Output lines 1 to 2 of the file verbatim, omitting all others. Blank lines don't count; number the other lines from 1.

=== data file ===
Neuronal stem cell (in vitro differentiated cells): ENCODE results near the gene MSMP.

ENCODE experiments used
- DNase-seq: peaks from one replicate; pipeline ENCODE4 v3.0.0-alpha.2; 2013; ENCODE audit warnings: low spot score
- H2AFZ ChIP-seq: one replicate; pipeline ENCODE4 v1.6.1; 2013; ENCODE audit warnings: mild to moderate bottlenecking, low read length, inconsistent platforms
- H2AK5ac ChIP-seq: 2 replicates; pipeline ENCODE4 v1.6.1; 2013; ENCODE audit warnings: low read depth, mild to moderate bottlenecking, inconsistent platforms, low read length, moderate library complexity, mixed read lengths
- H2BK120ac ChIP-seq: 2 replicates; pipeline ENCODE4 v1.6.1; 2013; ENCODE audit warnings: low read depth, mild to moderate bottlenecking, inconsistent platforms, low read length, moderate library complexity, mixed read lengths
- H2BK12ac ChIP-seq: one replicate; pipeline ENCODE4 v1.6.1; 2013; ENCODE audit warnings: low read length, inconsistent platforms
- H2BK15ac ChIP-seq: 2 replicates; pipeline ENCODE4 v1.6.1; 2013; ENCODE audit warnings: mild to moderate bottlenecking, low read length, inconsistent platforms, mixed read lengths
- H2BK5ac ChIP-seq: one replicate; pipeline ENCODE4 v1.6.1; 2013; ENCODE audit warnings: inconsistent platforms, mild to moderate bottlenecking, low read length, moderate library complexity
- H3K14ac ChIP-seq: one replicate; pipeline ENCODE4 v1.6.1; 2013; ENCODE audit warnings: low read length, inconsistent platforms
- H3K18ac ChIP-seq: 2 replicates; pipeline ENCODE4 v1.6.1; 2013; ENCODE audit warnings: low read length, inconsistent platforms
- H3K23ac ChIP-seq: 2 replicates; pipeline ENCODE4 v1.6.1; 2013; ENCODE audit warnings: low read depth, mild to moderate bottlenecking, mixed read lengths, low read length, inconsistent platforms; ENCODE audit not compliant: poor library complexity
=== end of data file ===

Neuronal stem cell (in vitro differentiated cells): ENCODE results near the gene MSMP.

ENCODE experiments used